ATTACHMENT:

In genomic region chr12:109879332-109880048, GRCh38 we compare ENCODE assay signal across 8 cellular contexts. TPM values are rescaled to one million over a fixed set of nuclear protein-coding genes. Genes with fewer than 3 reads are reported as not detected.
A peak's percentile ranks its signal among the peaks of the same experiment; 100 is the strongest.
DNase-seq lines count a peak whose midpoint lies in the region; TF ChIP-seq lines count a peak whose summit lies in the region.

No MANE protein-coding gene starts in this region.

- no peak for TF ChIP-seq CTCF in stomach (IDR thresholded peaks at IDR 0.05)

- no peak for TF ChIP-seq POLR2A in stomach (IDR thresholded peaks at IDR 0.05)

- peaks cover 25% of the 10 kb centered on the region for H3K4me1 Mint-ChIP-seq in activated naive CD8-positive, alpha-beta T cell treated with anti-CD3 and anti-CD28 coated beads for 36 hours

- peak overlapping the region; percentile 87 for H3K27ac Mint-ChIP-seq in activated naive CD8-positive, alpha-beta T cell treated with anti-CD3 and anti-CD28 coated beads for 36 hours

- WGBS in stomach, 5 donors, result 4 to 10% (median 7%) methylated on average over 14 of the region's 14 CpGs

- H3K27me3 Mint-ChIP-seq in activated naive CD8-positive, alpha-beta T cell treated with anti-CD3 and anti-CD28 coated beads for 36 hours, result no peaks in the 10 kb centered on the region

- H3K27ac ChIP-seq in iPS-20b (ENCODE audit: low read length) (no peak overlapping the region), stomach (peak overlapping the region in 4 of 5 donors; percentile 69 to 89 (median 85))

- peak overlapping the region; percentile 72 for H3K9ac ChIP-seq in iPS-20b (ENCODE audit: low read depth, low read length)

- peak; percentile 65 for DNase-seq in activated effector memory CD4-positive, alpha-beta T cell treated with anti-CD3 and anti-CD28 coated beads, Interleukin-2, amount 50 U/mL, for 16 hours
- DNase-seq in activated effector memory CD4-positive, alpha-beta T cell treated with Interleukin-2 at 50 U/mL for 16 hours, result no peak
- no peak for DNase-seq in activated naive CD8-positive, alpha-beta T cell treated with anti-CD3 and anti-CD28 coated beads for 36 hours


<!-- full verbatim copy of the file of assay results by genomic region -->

In genomic region chr12:109879332-109880048, GRCh38 we compare ENCODE assay signal across 8 cellular contexts. TPM values are rescaled to one million over a fixed set of nuclear protein-coding genes. Genes with fewer than 3 reads are reported as not detected.
A peak's percentile ranks its signal among the peaks of the same experiment; 100 is the strongest.
DNase-seq lines count a peak whose midpoint lies in the region; TF ChIP-seq lines count a peak whose summit lies in the region.

No MANE protein-coding gene starts in this region.

- no peak for TF ChIP-seq CTCF in stomach (IDR thresholded peaks at IDR 0.05)

- no peak for TF ChIP-seq POLR2A in stomach (IDR thresholded peaks at IDR 0.05)

- peaks cover 25% of the 10 kb centered on the region for H3K4me1 Mint-ChIP-seq in activated naive CD8-positive, alpha-beta T cell treated with anti-CD3 and anti-CD28 coated beads for 36 hours

- peak overlapping the region; percentile 87 for H3K27ac Mint-ChIP-seq in activated naive CD8-positive, alpha-beta T cell treated with anti-CD3 and anti-CD28 coated beads for 36 hours

- WGBS in stomach, 5 donors, result 4 to 10% (median 7%) methylated on average over 14 of the region's 14 CpGs

- H3K27me3 Mint-ChIP-seq in activated naive CD8-positive, alpha-beta T cell treated with anti-CD3 and anti-CD28 coated beads for 36 hours, result no peaks in the 10 kb centered on the region

- H3K27ac ChIP-seq in iPS-20b (ENCODE audit: low read length) (no peak overlapping the region), stomach (peak overlapping the region in 4 of 5 donors; percentile 69 to 89 (median 85))

- peak overlapping the region; percentile 72 for H3K9ac ChIP-seq in iPS-20b (ENCODE audit: low read depth, low read length)

- peak; percentile 65 for DNase-seq in activated effector memory CD4-positive, alpha-beta T cell treated with anti-CD3 and anti-CD28 coated beads, Interleukin-2, amount 50 U/mL, for 16 hours
- DNase-seq in activated effector memory CD4-positive, alpha-beta T cell treated with Interleukin-2 at 50 U/mL for 16 hours, result no peak
- no peak for DNase-seq in activated naive CD8-positive, alpha-beta T cell treated with anti-CD3 and anti-CD28 coated beads for 36 hours